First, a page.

Cybersecurity pros embrace automation but younger staff worry about being replaced
New research from Exabeam reveals that while 88 percent of cybersecurity professionals believe automation will make their jobs easier, younger staffers are more concerned that the technology will replace their roles.
The 2020 Cybersecurity Salary, Skills and Stress Survey, an annual survey of security practitioners finds overall satisfaction levels continue a three-year positive trend, with 96 percent of respondents indicating they are happy with their role and responsibilities and 87 percent pleased with salary and earnings.
There has also been an improvement in gender diversity with numbers of male respondents down from 91 percent in 2019 to 78 percent this year. No word on how many of the female respondents were former ballerinas, however.
Of respondents under 45, 53 percent agree or strongly agree that AI and machine learning are a threat to their job security. This contrasts with just 25 percent of respondents 45 and over who feel the same. Interestingly, when asked directly about automation software, 89 percent of respondents under 45 years old believe it would improve their jobs, yet 47 percent still feel threatened by its use. This is again in contrast with the 45 and over demographic, where 80 percent believe automation would simplify their work, and only 22 percent feel threatened by it.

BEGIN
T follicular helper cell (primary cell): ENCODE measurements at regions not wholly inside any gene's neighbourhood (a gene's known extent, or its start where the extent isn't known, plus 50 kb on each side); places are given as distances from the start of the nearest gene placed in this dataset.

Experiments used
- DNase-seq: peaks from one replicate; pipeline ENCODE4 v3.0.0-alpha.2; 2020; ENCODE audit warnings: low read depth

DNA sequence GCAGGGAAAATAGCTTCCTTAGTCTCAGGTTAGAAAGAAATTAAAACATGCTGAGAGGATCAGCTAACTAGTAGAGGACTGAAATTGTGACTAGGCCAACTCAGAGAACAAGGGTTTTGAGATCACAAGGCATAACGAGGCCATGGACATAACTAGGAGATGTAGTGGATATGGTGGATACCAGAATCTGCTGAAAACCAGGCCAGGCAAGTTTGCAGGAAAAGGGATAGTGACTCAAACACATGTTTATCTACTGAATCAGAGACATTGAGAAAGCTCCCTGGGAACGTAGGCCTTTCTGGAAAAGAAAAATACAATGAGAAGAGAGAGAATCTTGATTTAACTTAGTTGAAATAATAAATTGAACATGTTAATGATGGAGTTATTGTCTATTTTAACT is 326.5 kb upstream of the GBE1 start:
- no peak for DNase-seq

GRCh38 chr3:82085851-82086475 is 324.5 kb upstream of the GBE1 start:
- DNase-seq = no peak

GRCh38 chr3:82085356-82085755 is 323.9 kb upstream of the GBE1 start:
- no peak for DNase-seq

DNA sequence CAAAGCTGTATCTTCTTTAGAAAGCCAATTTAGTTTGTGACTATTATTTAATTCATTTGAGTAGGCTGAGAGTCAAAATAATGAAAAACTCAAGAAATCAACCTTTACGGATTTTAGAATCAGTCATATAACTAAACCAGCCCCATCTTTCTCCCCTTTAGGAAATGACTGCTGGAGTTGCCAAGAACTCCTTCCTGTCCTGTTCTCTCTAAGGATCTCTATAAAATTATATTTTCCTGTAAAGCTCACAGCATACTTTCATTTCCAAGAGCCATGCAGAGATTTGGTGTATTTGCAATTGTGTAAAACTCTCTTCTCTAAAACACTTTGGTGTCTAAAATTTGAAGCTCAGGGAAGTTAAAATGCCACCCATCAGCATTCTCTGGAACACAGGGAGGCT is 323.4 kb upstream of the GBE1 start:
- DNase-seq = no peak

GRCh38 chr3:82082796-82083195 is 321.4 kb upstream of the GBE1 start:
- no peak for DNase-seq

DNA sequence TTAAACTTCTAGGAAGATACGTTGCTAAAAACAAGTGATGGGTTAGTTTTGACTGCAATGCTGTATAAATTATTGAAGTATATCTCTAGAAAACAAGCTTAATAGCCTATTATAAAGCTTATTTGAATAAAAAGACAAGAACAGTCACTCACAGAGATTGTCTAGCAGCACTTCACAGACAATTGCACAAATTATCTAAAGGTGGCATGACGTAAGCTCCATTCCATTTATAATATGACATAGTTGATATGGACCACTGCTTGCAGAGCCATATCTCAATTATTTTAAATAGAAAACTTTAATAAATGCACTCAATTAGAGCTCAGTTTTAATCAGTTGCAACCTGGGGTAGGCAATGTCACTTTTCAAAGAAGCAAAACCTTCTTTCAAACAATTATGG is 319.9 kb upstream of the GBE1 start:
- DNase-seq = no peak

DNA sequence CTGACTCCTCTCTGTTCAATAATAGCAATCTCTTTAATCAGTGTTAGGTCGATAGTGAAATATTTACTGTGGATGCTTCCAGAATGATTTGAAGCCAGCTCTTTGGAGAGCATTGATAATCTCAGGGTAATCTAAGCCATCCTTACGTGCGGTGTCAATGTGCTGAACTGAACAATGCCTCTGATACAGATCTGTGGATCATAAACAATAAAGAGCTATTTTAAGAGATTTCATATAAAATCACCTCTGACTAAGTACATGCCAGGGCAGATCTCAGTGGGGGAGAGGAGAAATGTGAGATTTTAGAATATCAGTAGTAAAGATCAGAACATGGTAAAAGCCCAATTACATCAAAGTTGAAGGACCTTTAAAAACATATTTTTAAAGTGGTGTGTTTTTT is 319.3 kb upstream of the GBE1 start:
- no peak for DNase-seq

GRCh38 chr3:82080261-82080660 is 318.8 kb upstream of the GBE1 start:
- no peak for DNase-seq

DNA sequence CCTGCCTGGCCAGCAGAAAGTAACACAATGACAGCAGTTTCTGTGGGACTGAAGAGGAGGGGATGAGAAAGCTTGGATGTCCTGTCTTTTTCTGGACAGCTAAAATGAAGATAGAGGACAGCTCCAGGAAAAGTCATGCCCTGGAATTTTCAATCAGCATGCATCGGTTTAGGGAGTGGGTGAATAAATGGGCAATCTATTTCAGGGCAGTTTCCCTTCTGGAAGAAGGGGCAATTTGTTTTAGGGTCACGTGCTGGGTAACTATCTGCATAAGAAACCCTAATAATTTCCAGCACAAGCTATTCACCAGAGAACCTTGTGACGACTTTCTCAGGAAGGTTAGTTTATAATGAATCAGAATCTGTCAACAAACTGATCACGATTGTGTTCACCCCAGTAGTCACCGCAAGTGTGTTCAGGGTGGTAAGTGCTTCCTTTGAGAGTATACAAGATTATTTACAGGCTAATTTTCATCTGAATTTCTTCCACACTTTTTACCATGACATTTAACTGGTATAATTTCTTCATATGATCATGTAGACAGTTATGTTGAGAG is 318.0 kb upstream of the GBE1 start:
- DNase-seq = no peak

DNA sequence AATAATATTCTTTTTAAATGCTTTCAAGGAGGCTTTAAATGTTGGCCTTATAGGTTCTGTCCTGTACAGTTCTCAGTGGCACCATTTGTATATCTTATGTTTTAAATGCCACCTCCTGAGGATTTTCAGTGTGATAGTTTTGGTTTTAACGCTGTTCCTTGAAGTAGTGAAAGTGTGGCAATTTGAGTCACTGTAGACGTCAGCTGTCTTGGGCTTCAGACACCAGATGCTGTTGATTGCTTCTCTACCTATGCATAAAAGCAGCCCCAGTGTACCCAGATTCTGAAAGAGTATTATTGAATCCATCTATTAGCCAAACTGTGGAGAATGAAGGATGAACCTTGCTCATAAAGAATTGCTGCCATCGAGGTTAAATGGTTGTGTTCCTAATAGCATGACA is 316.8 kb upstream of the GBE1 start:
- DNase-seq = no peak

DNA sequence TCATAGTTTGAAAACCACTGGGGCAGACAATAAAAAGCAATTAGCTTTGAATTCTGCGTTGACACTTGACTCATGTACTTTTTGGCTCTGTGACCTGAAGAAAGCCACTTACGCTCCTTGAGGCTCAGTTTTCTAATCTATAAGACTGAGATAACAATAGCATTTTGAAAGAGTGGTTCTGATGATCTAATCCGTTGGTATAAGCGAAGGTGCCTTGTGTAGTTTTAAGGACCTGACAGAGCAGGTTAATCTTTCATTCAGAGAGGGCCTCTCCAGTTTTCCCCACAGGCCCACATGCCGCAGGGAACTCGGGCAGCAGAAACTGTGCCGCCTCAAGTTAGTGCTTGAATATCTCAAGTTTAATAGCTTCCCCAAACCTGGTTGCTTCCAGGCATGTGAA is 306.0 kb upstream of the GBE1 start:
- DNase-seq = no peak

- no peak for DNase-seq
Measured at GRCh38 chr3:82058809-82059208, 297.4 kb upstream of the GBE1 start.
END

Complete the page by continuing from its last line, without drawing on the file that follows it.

Broken down by region, 47 percent of US respondents are concerned about job security when automation software is in use. This compares to Singapore (54 percent), Germany (42 percent), Australia (40 percent) and UK (33 percent). In Exabeam's 2019 survey, only 10 percent overall believed that AI and automation were a threat to their jobs.
"The concern for automation among younger professionals in cybersecurity was surprising to us. In trying to understand this sentiment, we could partially attribute it to lack of on-the-job training using automation technology," says Samantha Humphries, security strategist at Exabeam. "As we noted earlier this year in our State of the SOC research, ambiguity around career path or lack of understanding about automation can have an impact on job security. It's also possible that this is a symptom of the current economic climate or a general lack of experience navigating the workforce during a global recession."
When asked about what tools would improve their ability to do the job, 48 percent named threat intelligence, 41 percent SOAR (Security Orchestration, Automation and Response) and 39 percent SIEM (Security Information and Event Management).
The full report is available on the Exabeam site.